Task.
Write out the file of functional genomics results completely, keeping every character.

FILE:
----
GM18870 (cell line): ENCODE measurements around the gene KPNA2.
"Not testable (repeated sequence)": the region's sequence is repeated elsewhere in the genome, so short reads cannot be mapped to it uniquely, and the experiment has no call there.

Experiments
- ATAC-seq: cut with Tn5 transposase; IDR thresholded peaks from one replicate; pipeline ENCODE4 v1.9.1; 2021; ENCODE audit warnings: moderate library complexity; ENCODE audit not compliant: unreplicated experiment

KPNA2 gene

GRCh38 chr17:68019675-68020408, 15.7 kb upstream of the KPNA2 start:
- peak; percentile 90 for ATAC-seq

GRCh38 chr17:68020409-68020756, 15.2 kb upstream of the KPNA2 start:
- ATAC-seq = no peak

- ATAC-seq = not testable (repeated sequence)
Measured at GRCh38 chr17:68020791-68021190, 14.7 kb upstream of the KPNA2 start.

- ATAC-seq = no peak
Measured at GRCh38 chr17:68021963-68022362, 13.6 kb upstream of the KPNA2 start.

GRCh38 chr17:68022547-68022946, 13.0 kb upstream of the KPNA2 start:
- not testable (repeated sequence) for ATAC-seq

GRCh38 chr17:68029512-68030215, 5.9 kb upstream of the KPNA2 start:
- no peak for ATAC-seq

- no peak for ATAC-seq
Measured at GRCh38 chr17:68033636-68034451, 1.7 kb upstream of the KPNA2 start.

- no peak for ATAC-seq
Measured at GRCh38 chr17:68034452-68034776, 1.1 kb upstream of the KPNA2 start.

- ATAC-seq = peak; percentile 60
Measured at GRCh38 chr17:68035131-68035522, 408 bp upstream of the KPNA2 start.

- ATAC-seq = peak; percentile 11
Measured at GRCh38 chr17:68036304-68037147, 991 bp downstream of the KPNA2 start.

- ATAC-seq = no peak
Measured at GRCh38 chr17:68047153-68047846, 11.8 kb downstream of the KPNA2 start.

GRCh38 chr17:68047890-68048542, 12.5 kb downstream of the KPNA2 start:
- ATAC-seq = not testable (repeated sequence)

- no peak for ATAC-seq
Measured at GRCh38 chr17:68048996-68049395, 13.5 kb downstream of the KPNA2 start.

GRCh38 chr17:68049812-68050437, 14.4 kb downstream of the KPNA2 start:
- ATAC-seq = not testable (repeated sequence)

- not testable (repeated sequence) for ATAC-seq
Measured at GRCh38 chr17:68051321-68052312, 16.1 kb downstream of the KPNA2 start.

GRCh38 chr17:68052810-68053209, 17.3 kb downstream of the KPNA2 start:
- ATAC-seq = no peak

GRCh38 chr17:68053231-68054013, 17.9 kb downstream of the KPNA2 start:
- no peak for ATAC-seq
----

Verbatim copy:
GM18870 (cell line): ENCODE measurements around the gene KPNA2.
"Not testable (repeated sequence)": the region's sequence is repeated elsewhere in the genome, so short reads cannot be mapped to it uniquely, and the experiment has no call there.

Experiments
- ATAC-seq: cut with Tn5 transposase; IDR thresholded peaks from one replicate; pipeline ENCODE4 v1.9.1; 2021; ENCODE audit warnings: moderate library complexity; ENCODE audit not compliant: unreplicated experiment

KPNA2 gene

GRCh38 chr17:68019675-68020408, 15.7 kb upstream of the KPNA2 start:
- peak; percentile 90 for ATAC-seq

GRCh38 chr17:68020409-68020756, 15.2 kb upstream of the KPNA2 start:
- ATAC-seq = no peak

- ATAC-seq = not testable (repeated sequence)
Measured at GRCh38 chr17:68020791-68021190, 14.7 kb upstream of the KPNA2 start.

- ATAC-seq = no peak
Measured at GRCh38 chr17:68021963-68022362, 13.6 kb upstream of the KPNA2 start.

GRCh38 chr17:68022547-68022946, 13.0 kb upstream of the KPNA2 start:
- not testable (repeated sequence) for ATAC-seq

GRCh38 chr17:68029512-68030215, 5.9 kb upstream of the KPNA2 start:
- no peak for ATAC-seq

- no peak for ATAC-seq
Measured at GRCh38 chr17:68033636-68034451, 1.7 kb upstream of the KPNA2 start.

- no peak for ATAC-seq
Measured at GRCh38 chr17:68034452-68034776, 1.1 kb upstream of the KPNA2 start.

- ATAC-seq = peak; percentile 60
Measured at GRCh38 chr17:68035131-68035522, 408 bp upstream of the KPNA2 start.

- ATAC-seq = peak; percentile 11
Measured at GRCh38 chr17:68036304-68037147, 991 bp downstream of the KPNA2 start.

- ATAC-seq = no peak
Measured at GRCh38 chr17:68047153-68047846, 11.8 kb downstream of the KPNA2 start.

GRCh38 chr17:68047890-68048542, 12.5 kb downstream of the KPNA2 start:
- ATAC-seq = not testable (repeated sequence)

- no peak for ATAC-seq
Measured at GRCh38 chr17:68048996-68049395, 13.5 kb downstream of the KPNA2 start.

GRCh38 chr17:68049812-68050437, 14.4 kb downstream of the KPNA2 start:
- ATAC-seq = not testable (repeated sequence)

- not testable (repeated sequence) for ATAC-seq
Measured at GRCh38 chr17:68051321-68052312, 16.1 kb downstream of the KPNA2 start.

GRCh38 chr17:68052810-68053209, 17.3 kb downstream of the KPNA2 start:
- ATAC-seq = no peak

GRCh38 chr17:68053231-68054013, 17.9 kb downstream of the KPNA2 start:
- no peak for ATAC-seq